Arcade Archives Mario Bros. Review
Ever since the launch of the Nintendo Switch back in March, gamers have been chomping at the bit for any signs of the company’s Virtual Console service finally making the big leap over. All we know so far though is that sometime in 2018, the Nintendo Switch Online service will offer subscribers classic titles from its NES library and… well, nothing much beyond that. It all still remains a bit of a mystery.
Hamster Corporation, meanwhile, has been busy doing a great job releasing a number of NEOGEO titles on the Switch ever since the console’s launch. Now it seems Nintendo have entrusted this Japan-based company in bringing over their arcade hits too with game likes Vs. Super Mario Bros and Vs. Excitebike teased during September’s Nintendo Direct event.
First to be brought over to Switch though is the 1983 release, Mario Bros. Some may remember this game for its updated versions in both the original Super Mario Bros. 3 and the Advance series as an extra mode. While these used the handling of latter 2D Mario adventures what you have here is the original, unaltered arcade form, rough edges and all.
Unlike other Mario platforming titles, this one isn’t a side-scroller instead restricting all the action to a single-screen environment. The stage itself features several floors, a POW block and warp pipes (where the enemies and coins spawn) where running to the left or right of the screen simply results in you popping up on the opposite side Pac-Man style.
While instinct will tell you to jump on the heads of any enemy headed your way, Arcade Archives Mario Bros. instead has you attacking from below. By jumping into the floor above Mario you’ll flip enemies unfortunate enough to be walking across onto their back making them vulnerable to a quick boot. Once you’ve eliminated all enemies within a wave it’s onto the next and so on until you eventually lose all your lives. Enemies come in three main forms each with their own traits. Shellcreepers (who don’t look too dissimilar to Koopa Troopas) simply require a single hit to flip them on their back while the crab-like Sidesteppers need two. The Fighter Flies meanwhile jump to get around making timing key in nailing the floor from below when they land.
As you progress through the game’s numerous stages, the enemy count continues to rise while other obstacles are also thrown in too including fireballs and icy floors complete with falling icicles. The variation in enemy type may be limited however the game mixes things up enough from wave to wave to keep you invested.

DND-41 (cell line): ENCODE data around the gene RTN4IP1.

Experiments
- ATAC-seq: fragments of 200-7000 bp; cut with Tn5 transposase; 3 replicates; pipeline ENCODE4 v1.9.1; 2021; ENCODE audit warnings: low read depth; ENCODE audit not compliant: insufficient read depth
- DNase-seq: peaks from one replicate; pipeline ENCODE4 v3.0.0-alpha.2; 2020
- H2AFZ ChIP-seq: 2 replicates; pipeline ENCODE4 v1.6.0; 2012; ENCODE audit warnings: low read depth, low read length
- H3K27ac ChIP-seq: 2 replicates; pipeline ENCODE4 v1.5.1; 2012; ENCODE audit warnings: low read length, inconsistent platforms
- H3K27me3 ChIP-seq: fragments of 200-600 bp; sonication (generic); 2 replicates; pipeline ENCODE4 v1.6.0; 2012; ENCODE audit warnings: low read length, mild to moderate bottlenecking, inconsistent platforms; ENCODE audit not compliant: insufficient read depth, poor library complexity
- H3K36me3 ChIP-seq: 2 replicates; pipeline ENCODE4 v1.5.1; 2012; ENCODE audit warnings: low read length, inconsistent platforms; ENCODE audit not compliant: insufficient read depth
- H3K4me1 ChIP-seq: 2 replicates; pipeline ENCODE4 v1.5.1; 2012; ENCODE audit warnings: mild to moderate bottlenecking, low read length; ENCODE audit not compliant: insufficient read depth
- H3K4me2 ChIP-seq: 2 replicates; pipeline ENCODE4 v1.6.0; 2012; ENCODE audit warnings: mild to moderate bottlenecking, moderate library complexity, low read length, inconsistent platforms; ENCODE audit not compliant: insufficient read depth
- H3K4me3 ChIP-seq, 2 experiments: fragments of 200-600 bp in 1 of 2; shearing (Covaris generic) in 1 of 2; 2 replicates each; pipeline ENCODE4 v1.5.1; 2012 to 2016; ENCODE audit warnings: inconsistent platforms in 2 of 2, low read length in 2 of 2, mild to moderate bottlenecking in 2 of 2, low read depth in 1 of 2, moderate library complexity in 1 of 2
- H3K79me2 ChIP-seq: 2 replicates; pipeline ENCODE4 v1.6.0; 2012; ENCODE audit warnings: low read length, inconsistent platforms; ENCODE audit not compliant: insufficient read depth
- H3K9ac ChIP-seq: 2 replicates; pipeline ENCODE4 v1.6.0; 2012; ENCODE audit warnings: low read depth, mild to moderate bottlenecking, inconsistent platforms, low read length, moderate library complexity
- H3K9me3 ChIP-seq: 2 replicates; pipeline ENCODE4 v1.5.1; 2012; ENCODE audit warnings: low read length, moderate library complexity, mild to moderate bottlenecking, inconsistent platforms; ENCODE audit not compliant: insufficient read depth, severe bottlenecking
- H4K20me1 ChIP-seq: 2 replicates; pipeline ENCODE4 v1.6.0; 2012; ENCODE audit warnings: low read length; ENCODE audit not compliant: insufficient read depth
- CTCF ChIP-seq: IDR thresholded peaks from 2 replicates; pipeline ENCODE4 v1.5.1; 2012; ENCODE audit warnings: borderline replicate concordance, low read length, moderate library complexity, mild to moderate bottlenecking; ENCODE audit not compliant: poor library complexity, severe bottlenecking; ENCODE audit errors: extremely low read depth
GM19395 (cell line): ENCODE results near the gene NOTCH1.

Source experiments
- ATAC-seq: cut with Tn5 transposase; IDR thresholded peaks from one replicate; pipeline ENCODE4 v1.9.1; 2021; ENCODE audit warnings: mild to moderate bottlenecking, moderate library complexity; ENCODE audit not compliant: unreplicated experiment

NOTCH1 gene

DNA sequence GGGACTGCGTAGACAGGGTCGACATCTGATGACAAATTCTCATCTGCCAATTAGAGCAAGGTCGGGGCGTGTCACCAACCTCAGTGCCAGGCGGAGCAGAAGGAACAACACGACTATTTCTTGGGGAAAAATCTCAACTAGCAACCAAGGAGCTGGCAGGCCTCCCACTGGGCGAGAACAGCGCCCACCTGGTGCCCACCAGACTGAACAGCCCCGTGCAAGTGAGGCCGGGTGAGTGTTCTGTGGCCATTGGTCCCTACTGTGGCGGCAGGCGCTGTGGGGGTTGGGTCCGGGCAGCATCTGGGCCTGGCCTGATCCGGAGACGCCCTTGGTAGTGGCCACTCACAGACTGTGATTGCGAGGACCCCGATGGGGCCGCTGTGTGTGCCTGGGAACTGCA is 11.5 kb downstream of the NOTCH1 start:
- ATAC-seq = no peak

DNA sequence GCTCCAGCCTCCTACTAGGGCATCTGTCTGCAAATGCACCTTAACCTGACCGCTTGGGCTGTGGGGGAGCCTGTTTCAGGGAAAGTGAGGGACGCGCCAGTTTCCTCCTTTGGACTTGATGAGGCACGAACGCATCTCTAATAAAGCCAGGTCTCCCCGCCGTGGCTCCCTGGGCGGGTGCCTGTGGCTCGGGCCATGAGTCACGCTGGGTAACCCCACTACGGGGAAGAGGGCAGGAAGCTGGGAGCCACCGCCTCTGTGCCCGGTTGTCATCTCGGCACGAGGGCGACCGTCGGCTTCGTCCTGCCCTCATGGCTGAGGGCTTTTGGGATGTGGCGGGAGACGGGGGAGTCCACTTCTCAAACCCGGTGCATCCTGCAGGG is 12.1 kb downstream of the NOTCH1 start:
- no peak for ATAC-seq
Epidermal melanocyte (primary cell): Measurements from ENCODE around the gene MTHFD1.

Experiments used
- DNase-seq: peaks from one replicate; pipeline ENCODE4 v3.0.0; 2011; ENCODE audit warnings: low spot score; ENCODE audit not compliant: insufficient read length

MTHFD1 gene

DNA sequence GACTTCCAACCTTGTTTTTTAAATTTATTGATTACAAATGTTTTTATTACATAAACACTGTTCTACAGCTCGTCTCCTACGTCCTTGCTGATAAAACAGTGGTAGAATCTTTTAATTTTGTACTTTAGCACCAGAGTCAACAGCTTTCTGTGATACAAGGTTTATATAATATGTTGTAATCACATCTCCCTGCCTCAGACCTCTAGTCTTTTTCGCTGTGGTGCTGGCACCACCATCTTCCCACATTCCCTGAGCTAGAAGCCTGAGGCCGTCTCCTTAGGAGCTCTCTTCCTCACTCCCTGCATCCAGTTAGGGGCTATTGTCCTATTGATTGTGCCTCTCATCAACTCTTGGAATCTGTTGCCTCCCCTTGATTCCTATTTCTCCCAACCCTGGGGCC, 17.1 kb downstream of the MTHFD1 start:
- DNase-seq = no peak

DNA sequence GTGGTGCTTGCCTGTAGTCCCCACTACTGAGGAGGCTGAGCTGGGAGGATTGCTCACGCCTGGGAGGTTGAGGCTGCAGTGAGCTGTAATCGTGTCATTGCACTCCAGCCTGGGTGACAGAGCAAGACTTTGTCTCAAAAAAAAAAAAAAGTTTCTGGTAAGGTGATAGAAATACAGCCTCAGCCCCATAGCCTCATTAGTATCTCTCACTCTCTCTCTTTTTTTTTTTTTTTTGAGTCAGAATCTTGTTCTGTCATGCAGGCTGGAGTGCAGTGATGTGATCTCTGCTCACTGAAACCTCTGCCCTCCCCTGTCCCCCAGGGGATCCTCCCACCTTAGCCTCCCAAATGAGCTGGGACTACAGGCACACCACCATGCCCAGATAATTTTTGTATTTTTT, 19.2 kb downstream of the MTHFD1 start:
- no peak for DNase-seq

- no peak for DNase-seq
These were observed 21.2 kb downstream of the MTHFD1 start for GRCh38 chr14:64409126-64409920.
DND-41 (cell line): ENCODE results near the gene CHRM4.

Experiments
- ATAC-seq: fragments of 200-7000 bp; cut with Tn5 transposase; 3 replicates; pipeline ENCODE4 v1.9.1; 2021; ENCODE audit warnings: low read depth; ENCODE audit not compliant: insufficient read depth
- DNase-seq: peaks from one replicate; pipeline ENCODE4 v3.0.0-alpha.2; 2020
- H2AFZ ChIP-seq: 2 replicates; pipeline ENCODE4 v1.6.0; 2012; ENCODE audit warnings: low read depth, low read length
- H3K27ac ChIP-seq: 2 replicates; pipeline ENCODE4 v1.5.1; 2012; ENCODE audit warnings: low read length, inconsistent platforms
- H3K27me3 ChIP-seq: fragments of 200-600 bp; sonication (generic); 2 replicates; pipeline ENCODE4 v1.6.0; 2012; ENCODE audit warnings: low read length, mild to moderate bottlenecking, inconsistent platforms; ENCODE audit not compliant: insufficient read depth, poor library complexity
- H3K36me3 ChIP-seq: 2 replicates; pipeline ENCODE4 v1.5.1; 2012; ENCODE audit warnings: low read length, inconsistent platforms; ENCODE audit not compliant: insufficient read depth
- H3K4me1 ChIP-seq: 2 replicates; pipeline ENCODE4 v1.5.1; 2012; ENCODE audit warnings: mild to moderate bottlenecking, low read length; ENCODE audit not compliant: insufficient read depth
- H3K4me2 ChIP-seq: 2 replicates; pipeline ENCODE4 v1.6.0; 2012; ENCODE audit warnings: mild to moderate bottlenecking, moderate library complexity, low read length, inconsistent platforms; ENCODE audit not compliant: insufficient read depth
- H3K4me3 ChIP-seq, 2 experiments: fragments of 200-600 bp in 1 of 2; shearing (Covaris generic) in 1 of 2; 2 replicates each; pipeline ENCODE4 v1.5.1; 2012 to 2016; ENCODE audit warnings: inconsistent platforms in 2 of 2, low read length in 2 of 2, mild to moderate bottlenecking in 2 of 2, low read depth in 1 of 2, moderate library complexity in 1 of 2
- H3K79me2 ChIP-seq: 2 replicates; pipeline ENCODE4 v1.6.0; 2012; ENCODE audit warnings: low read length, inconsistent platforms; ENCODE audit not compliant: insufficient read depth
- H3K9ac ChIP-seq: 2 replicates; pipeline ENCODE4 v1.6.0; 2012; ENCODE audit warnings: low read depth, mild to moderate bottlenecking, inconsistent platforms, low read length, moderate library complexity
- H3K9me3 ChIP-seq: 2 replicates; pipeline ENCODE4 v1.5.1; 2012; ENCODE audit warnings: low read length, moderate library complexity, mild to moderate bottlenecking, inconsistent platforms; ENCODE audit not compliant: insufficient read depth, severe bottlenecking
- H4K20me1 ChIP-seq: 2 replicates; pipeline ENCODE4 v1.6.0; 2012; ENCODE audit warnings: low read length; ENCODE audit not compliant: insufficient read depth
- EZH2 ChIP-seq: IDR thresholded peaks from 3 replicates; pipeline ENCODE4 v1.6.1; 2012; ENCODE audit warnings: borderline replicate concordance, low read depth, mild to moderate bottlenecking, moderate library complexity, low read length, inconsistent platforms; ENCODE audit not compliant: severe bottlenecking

The game can be played alone or with a friend taking on the role of Luigi. Just like other multiplayer experiences on Switch, Arcade Archives Mario Bros. too benefits from being able to slide off the two Joy-Con for some two-player action anywhere. What’s always been fun about this game though is that it’s not just about working together; you can also work against each other as well. And I’m not talking simply selecting an option from a menu either; this comes down to on the spot decisions from either player mid-action. One accidental shove to your temporary teammate could crumble the foundation of your allegiance before breaking down entirely. It’s this uncertainty in your opponent that really adds to the uneasy tension.
The first thing to strike me about the game was how the plumbers actually handle. While we’re used to the super tight, buttery smooth controls of Mario’s more recent outings, here things feel far more clunky and slippery. Their movement is restricted to one speed with no run button while jumping is a matter of commitment since you cannot alter your trajectory or direction. While you do adjust the more attempts you make, the controls never truly gelled for me, resulting in plenty of frustrating, accidental deaths.
Just like the controls, the audio has also taken a hit as the years have rolled by, the music and sound having a very muffled quality to them. Fortunately, the visuals fare better with decent enough animations on both the hero and enemy side. It’s just a shame the background is nothing more than black nothingness.
Outside of the original arcade option, you’ll also find two more modes – Hi-Score and Caravan. The former sees you tackling the game single player with a single credit while the latter gives you five minutes to score as high as possible. While neither really change things up in any real meaningful way, Caravan mode at least feels well suited to the Switch ideal for those five or ten-minute gaps you might have on a train ride or between games at home.
Hamster Corporation has always been good about throwing in a number of options whether its display or gameplay linked and Arcade Archives Mario Bros. is no different. Also included are online leaderboards across all modes, a nice addition with only one downside – you can’t compare scores with your friend list.
Mario Bros. hasn’t aged particularly well over the years and isn’t the big bang of a debut we wanted from Nintendo’s back catalogue on Switch. That being said, playing two-player is still a decent distraction and competing for high scores online is addictive enough to keep you coming back every now and again for another short dose of the plumbers.